“How’s homeschooling going?” I am asked regularly by those who know I allowed my middle child to leave Stuyvesant High School this past November, two months into his Junior year. (I was actually stopped on the street by a woman who pointed at me and told her kid, “That’s the mom who let her son drop out of school!”)
“I have no idea,” I answer honestly.
That’s because one of my conditions for his leaving public school for homeschooling was that it would require no effort on my part. He would do all of the work. He would research the relevant law, he would file the paperwork, he would make his own lesson plans, and he would pay for any textbooks or lab equipment out of money he made at his part-time job (which he would have more time to do, he argued, if he weren’t chained to a traditional high school schedule).
My son explained his reasons for wanting to leave Stuyvesant, here.
I explained my husband’s and my terror at his choices — and why we finally acquiesced — here.
My husband is African-American. I am an immigrant. We were both raised to believe that you went to school, you worked hard, you went to college, you worked hard, you got a job, you worked hard, so that maybe, just maybe, you’d be somewhat accepted by those fortunate enough to be born with all the advantages we lacked. And then you’d pass those advantages on to your children.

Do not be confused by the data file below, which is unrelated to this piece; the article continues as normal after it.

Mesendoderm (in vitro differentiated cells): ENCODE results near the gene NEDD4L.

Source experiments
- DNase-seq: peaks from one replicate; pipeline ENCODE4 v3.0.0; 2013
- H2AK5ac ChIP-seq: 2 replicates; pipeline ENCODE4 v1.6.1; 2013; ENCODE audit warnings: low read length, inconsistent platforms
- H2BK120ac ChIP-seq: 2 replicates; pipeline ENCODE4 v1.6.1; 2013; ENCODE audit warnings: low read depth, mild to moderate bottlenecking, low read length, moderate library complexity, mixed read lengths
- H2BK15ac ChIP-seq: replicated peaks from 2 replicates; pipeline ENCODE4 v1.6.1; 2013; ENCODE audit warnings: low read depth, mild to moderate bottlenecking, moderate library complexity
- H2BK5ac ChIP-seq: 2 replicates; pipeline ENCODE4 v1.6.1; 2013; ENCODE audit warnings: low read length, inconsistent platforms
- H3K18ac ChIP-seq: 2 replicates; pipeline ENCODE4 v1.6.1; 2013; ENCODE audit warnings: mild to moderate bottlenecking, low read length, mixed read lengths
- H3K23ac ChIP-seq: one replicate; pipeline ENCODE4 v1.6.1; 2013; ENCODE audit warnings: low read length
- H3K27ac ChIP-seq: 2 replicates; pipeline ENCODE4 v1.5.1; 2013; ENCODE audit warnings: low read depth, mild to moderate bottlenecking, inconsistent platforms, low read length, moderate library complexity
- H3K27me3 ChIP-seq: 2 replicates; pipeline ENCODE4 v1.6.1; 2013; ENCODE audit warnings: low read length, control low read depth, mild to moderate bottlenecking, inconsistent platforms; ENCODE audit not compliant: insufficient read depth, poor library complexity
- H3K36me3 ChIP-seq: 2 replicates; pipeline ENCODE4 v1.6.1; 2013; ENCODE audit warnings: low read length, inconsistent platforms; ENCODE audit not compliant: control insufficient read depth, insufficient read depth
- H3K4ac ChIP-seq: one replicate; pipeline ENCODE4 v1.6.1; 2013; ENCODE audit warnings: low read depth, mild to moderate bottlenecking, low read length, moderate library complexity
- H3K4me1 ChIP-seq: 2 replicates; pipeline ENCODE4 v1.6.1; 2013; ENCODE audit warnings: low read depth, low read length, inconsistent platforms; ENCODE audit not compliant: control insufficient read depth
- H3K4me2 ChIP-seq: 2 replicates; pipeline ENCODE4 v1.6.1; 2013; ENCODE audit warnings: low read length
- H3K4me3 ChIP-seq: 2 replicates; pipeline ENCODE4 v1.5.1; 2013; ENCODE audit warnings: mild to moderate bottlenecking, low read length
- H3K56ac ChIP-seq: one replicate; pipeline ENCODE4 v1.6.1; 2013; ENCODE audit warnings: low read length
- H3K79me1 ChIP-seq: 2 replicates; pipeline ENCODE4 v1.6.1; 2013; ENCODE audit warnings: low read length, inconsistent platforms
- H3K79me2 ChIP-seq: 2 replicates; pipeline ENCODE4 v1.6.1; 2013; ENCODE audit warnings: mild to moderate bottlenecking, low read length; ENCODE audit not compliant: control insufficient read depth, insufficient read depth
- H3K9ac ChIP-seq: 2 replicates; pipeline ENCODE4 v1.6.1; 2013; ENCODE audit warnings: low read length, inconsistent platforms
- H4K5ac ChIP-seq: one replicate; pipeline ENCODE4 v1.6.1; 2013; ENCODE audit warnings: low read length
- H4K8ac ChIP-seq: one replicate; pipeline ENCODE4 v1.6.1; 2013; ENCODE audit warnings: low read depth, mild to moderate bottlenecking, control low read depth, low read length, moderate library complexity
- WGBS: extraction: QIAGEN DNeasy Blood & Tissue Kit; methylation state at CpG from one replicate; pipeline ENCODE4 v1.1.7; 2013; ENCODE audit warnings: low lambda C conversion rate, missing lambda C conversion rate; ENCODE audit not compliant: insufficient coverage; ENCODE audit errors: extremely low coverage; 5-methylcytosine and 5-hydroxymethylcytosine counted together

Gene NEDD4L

Not that either of us followed the exact paths expected of us. My husband, after a decade of working in tech, took a major pay cut to become a middle school math and physics teacher. Because he really likes being a middle school math and physics teacher.
I worked in television production and am currently a novelist. Two careers not known for their stability or job security.
We taught all three of our children to be creative, to pursue knowledge for knowledge’s sake, to develop interests and passions, to be independent thinkers.
Then, when our seventeen-year-old took us up on it, we panicked. It was not my proudest moment.
When I finally accepted that I was letting my African-American son (“You’re acting like a rich white kid,” my husband raged, “you are not a rich white kid!”) drop out of one of the top public schools in the country, one that’s at the center of New York City’s battle over academic standards, achievement, integration, etc… I thought I was being a maverick, thinking outside of the box, a radical nonconformist.